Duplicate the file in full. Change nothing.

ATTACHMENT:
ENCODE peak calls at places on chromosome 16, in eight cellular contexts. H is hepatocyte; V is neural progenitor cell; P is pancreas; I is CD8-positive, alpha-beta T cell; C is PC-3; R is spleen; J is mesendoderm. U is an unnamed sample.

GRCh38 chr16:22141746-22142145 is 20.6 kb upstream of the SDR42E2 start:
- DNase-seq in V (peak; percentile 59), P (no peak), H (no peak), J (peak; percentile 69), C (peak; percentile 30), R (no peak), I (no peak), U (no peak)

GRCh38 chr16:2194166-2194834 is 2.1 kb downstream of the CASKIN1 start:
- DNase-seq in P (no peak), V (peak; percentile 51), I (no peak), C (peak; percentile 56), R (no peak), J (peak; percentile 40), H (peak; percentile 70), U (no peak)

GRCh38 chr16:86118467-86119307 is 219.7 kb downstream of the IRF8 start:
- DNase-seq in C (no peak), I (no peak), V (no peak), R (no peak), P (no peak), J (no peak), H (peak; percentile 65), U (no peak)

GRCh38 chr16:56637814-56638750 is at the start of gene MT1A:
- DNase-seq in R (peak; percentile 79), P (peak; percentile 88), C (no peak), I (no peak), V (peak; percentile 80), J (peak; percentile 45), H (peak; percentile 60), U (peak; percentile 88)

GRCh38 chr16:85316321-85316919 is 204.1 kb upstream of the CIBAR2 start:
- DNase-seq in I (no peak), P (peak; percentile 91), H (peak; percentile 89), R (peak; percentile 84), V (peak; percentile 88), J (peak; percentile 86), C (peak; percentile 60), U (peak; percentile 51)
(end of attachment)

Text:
ENCODE peak calls at places on chromosome 16, in eight cellular contexts. H is hepatocyte; V is neural progenitor cell; P is pancreas; I is CD8-positive, alpha-beta T cell; C is PC-3; R is spleen; J is mesendoderm. U is an unnamed sample.

GRCh38 chr16:22141746-22142145 is 20.6 kb upstream of the SDR42E2 start:
- DNase-seq in V (peak; percentile 59), P (no peak), H (no peak), J (peak; percentile 69), C (peak; percentile 30), R (no peak), I (no peak), U (no peak)

GRCh38 chr16:2194166-2194834 is 2.1 kb downstream of the CASKIN1 start:
- DNase-seq in P (no peak), V (peak; percentile 51), I (no peak), C (peak; percentile 56), R (no peak), J (peak; percentile 40), H (peak; percentile 70), U (no peak)

GRCh38 chr16:86118467-86119307 is 219.7 kb downstream of the IRF8 start:
- DNase-seq in C (no peak), I (no peak), V (no peak), R (no peak), P (no peak), J (no peak), H (peak; percentile 65), U (no peak)

GRCh38 chr16:56637814-56638750 is at the start of gene MT1A:
- DNase-seq in R (peak; percentile 79), P (peak; percentile 88), C (no peak), I (no peak), V (peak; percentile 80), J (peak; percentile 45), H (peak; percentile 60), U (peak; percentile 88)

GRCh38 chr16:85316321-85316919 is 204.1 kb upstream of the CIBAR2 start:
- DNase-seq in I (no peak), P (peak; percentile 91), H (peak; percentile 89), R (peak; percentile 84), V (peak; percentile 88), J (peak; percentile 86), C (peak; percentile 60), U (peak; percentile 51)